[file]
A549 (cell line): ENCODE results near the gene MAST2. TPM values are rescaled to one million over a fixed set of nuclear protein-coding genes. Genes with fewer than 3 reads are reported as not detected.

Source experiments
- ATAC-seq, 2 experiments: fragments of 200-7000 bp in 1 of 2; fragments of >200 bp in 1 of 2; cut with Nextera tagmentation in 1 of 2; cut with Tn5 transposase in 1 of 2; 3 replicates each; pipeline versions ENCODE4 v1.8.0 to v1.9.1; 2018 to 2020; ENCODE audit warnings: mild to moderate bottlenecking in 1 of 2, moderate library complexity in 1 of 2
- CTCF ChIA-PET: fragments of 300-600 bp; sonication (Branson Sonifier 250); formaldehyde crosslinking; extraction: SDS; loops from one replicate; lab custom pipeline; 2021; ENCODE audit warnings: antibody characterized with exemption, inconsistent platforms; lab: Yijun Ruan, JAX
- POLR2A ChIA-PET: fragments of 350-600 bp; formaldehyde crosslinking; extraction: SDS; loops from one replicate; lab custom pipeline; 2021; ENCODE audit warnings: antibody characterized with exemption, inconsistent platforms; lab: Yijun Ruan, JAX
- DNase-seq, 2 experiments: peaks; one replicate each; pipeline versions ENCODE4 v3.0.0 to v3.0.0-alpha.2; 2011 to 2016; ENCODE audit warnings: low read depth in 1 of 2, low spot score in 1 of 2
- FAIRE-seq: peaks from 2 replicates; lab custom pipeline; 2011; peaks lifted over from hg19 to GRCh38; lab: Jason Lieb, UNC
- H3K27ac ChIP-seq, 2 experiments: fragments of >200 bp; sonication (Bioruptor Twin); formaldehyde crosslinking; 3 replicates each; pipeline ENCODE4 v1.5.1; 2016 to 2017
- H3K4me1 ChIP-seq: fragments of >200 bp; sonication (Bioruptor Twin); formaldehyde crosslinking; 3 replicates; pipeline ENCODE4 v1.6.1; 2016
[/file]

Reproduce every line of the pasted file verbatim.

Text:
A549 (cell line): ENCODE results near the gene MAST2. TPM values are rescaled to one million over a fixed set of nuclear protein-coding genes. Genes with fewer than 3 reads are reported as not detected.

Source experiments
- ATAC-seq, 2 experiments: fragments of 200-7000 bp in 1 of 2; fragments of >200 bp in 1 of 2; cut with Nextera tagmentation in 1 of 2; cut with Tn5 transposase in 1 of 2; 3 replicates each; pipeline versions ENCODE4 v1.8.0 to v1.9.1; 2018 to 2020; ENCODE audit warnings: mild to moderate bottlenecking in 1 of 2, moderate library complexity in 1 of 2
- CTCF ChIA-PET: fragments of 300-600 bp; sonication (Branson Sonifier 250); formaldehyde crosslinking; extraction: SDS; loops from one replicate; lab custom pipeline; 2021; ENCODE audit warnings: antibody characterized with exemption, inconsistent platforms; lab: Yijun Ruan, JAX
- POLR2A ChIA-PET: fragments of 350-600 bp; formaldehyde crosslinking; extraction: SDS; loops from one replicate; lab custom pipeline; 2021; ENCODE audit warnings: antibody characterized with exemption, inconsistent platforms; lab: Yijun Ruan, JAX
- DNase-seq, 2 experiments: peaks; one replicate each; pipeline versions ENCODE4 v3.0.0 to v3.0.0-alpha.2; 2011 to 2016; ENCODE audit warnings: low read depth in 1 of 2, low spot score in 1 of 2
- FAIRE-seq: peaks from 2 replicates; lab custom pipeline; 2011; peaks lifted over from hg19 to GRCh38; lab: Jason Lieb, UNC
- H3K27ac ChIP-seq, 2 experiments: fragments of >200 bp; sonication (Bioruptor Twin); formaldehyde crosslinking; 3 replicates each; pipeline ENCODE4 v1.5.1; 2016 to 2017
- H3K4me1 ChIP-seq: fragments of >200 bp; sonication (Bioruptor Twin); formaldehyde crosslinking; 3 replicates; pipeline ENCODE4 v1.6.1; 2016